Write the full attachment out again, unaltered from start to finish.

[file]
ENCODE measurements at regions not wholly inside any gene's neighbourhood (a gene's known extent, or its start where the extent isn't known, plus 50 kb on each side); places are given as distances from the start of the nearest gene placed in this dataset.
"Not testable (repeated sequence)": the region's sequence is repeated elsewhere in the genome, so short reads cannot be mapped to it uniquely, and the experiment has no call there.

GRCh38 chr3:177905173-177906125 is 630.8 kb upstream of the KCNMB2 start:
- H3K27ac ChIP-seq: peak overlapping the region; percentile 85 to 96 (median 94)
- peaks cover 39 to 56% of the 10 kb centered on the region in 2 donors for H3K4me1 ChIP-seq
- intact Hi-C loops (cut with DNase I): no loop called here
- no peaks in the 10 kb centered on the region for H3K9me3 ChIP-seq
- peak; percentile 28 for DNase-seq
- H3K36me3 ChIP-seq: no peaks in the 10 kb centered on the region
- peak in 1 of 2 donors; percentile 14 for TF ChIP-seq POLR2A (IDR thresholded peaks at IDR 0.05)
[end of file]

ENCODE measurements at regions not wholly inside any gene's neighbourhood (a gene's known extent, or its start where the extent isn't known, plus 50 kb on each side); places are given as distances from the start of the nearest gene placed in this dataset.
"Not testable (repeated sequence)": the region's sequence is repeated elsewhere in the genome, so short reads cannot be mapped to it uniquely, and the experiment has no call there.

GRCh38 chr3:177905173-177906125 is 630.8 kb upstream of the KCNMB2 start:
- H3K27ac ChIP-seq: peak overlapping the region; percentile 85 to 96 (median 94)
- peaks cover 39 to 56% of the 10 kb centered on the region in 2 donors for H3K4me1 ChIP-seq
- intact Hi-C loops (cut with DNase I): no loop called here
- no peaks in the 10 kb centered on the region for H3K9me3 ChIP-seq
- peak; percentile 28 for DNase-seq
- H3K36me3 ChIP-seq: no peaks in the 10 kb centered on the region
- peak in 1 of 2 donors; percentile 14 for TF ChIP-seq POLR2A (IDR thresholded peaks at IDR 0.05)